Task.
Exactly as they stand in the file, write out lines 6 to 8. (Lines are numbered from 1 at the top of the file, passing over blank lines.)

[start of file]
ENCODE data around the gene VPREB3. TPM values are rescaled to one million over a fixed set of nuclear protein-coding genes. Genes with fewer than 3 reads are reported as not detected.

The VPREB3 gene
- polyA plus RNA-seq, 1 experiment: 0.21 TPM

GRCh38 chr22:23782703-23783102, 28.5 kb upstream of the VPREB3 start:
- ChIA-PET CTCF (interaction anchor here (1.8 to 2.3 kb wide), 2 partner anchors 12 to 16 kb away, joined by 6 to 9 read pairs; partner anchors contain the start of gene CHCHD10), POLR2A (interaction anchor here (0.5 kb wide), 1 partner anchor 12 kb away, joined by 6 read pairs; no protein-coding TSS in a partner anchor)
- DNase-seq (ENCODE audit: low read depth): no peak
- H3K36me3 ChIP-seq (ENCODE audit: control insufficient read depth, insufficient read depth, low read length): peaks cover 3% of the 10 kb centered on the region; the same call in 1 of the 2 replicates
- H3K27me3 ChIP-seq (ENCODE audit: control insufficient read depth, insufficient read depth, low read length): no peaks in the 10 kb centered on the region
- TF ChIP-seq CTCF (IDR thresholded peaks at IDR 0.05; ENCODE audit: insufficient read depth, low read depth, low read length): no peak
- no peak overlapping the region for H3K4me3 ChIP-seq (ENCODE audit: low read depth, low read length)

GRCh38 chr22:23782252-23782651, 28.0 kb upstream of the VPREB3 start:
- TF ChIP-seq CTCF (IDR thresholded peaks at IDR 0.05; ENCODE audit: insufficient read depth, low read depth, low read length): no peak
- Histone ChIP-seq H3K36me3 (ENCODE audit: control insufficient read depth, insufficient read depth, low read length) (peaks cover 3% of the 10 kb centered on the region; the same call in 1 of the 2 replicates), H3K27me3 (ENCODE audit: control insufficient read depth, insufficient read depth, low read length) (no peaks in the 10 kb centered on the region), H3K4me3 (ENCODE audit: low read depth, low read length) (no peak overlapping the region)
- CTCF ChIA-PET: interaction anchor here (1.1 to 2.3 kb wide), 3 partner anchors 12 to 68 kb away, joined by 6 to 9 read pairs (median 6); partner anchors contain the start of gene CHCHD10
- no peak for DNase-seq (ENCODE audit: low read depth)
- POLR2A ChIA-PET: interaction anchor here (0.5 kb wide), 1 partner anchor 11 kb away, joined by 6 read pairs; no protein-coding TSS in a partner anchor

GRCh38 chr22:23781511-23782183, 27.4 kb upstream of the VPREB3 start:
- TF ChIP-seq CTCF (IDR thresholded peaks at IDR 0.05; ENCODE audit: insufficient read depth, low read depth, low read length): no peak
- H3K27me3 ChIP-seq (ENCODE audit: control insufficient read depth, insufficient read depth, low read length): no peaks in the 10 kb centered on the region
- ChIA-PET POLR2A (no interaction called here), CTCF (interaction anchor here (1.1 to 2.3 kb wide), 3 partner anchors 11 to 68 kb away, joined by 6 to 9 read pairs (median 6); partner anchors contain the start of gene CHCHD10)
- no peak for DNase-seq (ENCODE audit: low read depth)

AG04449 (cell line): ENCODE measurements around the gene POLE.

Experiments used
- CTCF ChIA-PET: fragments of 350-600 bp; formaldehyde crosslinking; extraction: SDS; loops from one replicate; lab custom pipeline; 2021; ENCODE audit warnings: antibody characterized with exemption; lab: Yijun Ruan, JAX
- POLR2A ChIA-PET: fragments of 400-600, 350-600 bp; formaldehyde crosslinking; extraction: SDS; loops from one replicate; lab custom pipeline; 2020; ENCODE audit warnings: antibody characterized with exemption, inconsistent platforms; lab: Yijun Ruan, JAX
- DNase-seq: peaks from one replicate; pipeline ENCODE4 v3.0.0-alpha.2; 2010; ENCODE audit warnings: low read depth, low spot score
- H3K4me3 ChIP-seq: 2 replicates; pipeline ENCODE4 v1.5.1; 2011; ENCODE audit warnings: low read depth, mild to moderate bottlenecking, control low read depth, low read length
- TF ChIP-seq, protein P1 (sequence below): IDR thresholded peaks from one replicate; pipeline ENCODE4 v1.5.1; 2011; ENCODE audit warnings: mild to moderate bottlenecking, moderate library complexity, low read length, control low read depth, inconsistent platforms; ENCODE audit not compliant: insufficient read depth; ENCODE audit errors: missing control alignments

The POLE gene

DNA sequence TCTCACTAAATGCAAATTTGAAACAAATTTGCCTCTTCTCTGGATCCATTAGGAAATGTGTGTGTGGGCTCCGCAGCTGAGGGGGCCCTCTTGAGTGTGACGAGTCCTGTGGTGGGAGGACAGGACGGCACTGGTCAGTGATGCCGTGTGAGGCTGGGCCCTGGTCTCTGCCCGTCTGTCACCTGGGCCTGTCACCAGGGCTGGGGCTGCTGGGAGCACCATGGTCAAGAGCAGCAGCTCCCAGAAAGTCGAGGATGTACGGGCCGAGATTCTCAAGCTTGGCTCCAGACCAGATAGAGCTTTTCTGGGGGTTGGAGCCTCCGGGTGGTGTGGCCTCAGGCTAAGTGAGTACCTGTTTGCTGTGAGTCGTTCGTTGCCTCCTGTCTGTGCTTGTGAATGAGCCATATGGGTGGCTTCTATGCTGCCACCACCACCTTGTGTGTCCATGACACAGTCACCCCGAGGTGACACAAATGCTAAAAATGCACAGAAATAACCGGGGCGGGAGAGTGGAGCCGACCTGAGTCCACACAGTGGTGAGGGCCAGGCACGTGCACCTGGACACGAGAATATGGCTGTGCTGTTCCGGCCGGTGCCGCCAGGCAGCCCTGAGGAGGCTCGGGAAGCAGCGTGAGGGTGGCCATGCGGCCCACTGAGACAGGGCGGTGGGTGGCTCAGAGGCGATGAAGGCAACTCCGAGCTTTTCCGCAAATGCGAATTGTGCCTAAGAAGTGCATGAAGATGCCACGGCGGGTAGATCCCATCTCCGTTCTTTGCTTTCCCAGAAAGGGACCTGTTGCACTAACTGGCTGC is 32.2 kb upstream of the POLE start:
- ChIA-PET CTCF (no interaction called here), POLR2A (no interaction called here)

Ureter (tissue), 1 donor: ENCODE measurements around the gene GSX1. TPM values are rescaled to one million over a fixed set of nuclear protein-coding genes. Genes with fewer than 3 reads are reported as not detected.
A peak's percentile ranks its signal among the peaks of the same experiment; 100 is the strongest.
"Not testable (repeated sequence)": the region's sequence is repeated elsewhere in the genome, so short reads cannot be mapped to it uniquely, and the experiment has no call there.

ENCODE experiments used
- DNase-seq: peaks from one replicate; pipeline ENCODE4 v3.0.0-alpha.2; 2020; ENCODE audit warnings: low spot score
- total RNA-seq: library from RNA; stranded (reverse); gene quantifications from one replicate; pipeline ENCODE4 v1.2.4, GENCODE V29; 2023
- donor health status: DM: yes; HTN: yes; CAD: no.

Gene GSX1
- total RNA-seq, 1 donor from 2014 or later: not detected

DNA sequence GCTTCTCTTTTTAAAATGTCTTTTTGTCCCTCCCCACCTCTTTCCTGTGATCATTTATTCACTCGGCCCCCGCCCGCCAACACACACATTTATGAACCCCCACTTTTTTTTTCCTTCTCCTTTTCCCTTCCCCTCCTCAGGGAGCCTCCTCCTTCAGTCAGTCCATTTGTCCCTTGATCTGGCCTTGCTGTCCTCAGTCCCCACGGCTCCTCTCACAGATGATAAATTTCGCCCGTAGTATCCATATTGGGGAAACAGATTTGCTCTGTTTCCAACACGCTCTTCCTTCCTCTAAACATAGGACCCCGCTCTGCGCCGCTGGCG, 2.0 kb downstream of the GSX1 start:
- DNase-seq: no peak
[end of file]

- DNase-seq (ENCODE audit: low read depth): no peak
- H3K36me3 ChIP-seq (ENCODE audit: control insufficient read depth, insufficient read depth, low read length): peaks cover 3% of the 10 kb centered on the region; the same call in 1 of the 2 replicates
- H3K27me3 ChIP-seq (ENCODE audit: control insufficient read depth, insufficient read depth, low read length): no peaks in the 10 kb centered on the region